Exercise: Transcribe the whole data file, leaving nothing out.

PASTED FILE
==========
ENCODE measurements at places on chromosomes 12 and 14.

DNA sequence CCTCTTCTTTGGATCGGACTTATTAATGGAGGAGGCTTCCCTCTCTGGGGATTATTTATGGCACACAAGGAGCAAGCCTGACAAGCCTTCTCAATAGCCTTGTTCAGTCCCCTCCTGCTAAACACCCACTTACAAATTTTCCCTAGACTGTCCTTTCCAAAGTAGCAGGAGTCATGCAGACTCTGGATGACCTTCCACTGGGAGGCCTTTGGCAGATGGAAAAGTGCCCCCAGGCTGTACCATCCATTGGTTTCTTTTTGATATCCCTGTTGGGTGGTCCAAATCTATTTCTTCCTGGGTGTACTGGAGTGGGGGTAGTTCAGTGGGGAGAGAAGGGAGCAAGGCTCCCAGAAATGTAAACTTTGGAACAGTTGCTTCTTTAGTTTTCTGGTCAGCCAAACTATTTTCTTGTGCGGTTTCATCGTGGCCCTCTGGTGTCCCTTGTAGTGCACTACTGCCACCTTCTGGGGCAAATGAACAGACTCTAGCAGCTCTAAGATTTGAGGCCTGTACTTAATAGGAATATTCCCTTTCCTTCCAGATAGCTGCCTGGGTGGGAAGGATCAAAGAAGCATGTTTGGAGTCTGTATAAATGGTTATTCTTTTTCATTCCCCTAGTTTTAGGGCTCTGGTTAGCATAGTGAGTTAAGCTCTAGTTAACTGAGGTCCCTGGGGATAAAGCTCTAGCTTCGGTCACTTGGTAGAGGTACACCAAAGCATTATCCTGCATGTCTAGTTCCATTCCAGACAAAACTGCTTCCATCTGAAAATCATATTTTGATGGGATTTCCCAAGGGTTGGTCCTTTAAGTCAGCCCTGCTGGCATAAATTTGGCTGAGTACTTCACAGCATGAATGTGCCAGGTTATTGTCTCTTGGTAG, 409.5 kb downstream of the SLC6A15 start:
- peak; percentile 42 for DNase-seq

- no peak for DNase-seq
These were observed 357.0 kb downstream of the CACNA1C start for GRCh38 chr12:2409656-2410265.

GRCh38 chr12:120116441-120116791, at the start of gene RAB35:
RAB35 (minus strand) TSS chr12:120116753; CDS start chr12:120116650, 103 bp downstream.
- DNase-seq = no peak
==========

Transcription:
ENCODE measurements at places on chromosomes 12 and 14.

DNA sequence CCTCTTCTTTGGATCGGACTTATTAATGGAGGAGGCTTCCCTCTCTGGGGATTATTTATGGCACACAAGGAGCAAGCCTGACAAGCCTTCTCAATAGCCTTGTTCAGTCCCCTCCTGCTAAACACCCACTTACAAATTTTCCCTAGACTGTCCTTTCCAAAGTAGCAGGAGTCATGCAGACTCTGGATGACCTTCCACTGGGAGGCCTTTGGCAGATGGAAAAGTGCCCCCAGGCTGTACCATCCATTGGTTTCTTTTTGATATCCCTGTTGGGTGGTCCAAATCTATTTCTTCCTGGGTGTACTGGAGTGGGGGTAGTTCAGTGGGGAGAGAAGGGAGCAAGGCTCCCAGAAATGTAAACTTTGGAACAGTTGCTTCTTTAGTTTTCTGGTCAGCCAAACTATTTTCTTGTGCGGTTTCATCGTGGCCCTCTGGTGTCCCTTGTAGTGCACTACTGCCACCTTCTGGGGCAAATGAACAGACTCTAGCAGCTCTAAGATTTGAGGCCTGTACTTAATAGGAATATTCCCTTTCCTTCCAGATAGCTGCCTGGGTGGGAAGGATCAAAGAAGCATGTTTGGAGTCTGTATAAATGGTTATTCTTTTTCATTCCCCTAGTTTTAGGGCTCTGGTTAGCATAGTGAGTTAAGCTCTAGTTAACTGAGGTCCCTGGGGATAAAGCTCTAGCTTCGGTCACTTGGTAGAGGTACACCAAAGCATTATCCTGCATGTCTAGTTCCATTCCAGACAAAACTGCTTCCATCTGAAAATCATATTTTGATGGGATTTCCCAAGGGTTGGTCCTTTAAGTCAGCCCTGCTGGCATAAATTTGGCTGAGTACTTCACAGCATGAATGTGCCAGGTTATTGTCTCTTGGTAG, 409.5 kb downstream of the SLC6A15 start:
- peak; percentile 42 for DNase-seq

- no peak for DNase-seq
These were observed 357.0 kb downstream of the CACNA1C start for GRCh38 chr12:2409656-2410265.

GRCh38 chr12:120116441-120116791, at the start of gene RAB35:
RAB35 (minus strand) TSS chr12:120116753; CDS start chr12:120116650, 103 bp downstream.
- DNase-seq = no peak